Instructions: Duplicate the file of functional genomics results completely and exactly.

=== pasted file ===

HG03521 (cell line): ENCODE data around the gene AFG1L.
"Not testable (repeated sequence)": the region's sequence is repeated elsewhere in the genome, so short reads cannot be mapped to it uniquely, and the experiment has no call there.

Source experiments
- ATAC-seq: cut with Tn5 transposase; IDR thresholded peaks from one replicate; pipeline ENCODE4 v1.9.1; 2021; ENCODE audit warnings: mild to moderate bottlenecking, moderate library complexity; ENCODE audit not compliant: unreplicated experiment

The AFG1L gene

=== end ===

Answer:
HG03521 (cell line): ENCODE data around the gene AFG1L.
"Not testable (repeated sequence)": the region's sequence is repeated elsewhere in the genome, so short reads cannot be mapped to it uniquely, and the experiment has no call there.

Source experiments
- ATAC-seq: cut with Tn5 transposase; IDR thresholded peaks from one replicate; pipeline ENCODE4 v1.9.1; 2021; ENCODE audit warnings: mild to moderate bottlenecking, moderate library complexity; ENCODE audit not compliant: unreplicated experiment

The AFG1L gene